Thursday, December 5, 2013

South Asian International Film Festival Review: ANIMA STATE - Javi's Take

Directed by: Hammad Khan
Starring: Uns Mufti, Malika Zafar, Osman Khalid Butt, Johnny Mustafa, Sobia Rasheed Khalid Saeed, Hammad Khan, and Waqas Ahmed.
Synopsis: A mysterious man in Pakistan goes on a killing spree and no one seems to notice. 

Social commentary is something that can be found in just about any movie. Each movie is a product of its time and in turn brings the baggage of the contemporary issues. Director Hammad Khan's second feature, ANIMA STATE, features a premise out of a B-movie: a bandaged man shows up in Pakistan with nothing more than a gun and a wallet and starts to kill people....with no one making a big deal out of it and just letting the killings continue. What follows is a rad exploration of the state of Pakistan.

The tricky thing about reviewing foreign movies is that one just does not have all of the knowledge of the political or sociological climate that might have influenced the film. ANIMA STATE is full of various references to problems in Pakistan like political unrest, power and gas outages, a mercilessly cold media machine, and technology eroding the human experience. We see our unnamed protagonist go from location to location trying to shine light to the crimes that he has committed only to be met with complete indifference. The most telling is when he tries to go to a news anchor's office, so he can break his story of killing (at that point) seven people. The news anchor's response? Total indifference, and he goes on to cite other more sensational news items.

The movie itself has a very purposefully disjointed feeling to it, and it seems to mirror the issues that its trying to comment on. The protagonist will be walking in a street, aimlessly wandering, and the movie will cut to Pakistani movies, or what looks like slowly burning pieces of film over dialogue. There are various hallucination sequences that make you question everything your seeing throughout the movie where people are acting completely out of the ordinary. It felt like a David Lynch influence to the movie in the best of ways.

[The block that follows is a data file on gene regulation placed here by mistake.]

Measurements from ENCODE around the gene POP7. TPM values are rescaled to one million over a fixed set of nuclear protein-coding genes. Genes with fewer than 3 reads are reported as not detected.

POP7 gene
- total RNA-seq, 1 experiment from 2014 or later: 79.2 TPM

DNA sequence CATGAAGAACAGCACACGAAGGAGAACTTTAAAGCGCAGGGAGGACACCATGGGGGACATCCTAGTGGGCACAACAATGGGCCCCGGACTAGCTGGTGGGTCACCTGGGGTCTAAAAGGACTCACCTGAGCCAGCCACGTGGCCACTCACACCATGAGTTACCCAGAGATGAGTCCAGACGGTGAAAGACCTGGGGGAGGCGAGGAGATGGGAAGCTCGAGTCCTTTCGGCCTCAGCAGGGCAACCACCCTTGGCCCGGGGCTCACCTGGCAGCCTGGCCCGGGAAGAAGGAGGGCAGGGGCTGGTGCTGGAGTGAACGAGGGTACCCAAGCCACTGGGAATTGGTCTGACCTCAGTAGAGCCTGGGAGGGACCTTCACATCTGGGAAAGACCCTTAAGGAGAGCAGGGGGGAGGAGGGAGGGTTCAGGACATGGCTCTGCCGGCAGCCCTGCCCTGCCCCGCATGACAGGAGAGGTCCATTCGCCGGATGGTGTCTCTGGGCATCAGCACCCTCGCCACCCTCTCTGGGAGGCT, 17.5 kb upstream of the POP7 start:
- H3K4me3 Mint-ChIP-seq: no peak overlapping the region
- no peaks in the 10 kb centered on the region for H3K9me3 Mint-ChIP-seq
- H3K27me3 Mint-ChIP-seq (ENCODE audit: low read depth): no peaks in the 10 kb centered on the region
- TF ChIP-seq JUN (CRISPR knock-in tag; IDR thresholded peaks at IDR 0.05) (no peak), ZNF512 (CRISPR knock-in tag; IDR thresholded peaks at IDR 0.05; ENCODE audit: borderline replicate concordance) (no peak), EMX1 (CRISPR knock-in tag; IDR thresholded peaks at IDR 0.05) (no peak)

However, the film is a bit too on the nose it is with its allegory and symbolism. It can get a little exhausting realizing that nothing you're seeing is literal yet trying to assign meaning to everything. Keep in mind that this is a minor complaint that doesn't take away from the message and the experience of seeing this movie.

ANIMA STATE is a very confident second feature by director Hammad Khan. The methods that he uses to tell this story between the symbolism, the constant trippy interludes, is a unique experience. While it would be unwise to assume Khan's intent with this movie, it was interesting to see that the issues that are plaguing Pakistan actually apply to the United States and the rest of the world.

ANIMA STATE had its world premiere at the South Asian Film Festival, and you can find more information here.

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